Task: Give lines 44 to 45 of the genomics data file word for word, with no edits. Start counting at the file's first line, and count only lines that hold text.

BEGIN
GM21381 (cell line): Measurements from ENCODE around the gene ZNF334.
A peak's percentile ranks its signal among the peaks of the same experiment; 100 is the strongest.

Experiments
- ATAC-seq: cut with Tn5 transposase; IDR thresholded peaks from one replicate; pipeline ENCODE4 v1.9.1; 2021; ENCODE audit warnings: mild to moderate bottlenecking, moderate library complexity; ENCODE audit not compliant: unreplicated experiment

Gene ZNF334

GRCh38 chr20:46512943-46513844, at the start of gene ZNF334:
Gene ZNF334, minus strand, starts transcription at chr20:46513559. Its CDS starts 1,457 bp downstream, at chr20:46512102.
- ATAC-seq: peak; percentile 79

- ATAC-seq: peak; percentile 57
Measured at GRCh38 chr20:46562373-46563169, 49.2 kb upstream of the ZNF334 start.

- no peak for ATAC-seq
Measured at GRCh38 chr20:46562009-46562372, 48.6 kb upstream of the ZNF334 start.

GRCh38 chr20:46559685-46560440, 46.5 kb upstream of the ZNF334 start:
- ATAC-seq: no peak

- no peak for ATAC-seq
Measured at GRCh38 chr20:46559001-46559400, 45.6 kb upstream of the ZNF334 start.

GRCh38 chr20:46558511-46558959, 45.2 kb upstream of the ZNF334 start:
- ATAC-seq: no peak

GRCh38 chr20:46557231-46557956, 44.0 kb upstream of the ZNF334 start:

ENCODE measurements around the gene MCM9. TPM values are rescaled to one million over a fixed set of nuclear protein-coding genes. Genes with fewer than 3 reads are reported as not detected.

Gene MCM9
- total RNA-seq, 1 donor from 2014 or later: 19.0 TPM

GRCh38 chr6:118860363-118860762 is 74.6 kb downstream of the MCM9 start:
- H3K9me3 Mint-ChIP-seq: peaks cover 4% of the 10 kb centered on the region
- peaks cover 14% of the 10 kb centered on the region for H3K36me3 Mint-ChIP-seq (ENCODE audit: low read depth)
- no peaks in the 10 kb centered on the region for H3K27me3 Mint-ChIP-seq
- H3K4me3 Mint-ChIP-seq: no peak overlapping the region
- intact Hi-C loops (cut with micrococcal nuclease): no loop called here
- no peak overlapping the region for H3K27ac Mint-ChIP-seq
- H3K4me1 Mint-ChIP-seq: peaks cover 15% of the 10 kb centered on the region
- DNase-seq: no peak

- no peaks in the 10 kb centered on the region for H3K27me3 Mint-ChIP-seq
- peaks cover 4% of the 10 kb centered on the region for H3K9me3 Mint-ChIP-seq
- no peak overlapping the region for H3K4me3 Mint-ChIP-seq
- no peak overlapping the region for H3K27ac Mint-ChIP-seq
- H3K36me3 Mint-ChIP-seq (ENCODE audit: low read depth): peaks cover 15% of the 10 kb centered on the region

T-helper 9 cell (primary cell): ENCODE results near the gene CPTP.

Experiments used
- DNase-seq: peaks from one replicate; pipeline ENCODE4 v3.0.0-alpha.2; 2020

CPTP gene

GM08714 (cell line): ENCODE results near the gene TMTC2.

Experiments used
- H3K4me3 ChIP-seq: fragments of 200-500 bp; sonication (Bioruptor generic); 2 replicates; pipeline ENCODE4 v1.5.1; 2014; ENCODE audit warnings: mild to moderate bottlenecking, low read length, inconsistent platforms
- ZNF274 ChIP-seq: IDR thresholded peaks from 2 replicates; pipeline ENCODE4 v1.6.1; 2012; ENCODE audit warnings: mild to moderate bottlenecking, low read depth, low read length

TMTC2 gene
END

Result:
- ZNF274 ChIP-seq: IDR thresholded peaks from 2 replicates; pipeline ENCODE4 v1.6.1; 2012; ENCODE audit warnings: mild to moderate bottlenecking, low read depth, low read length

TMTC2 gene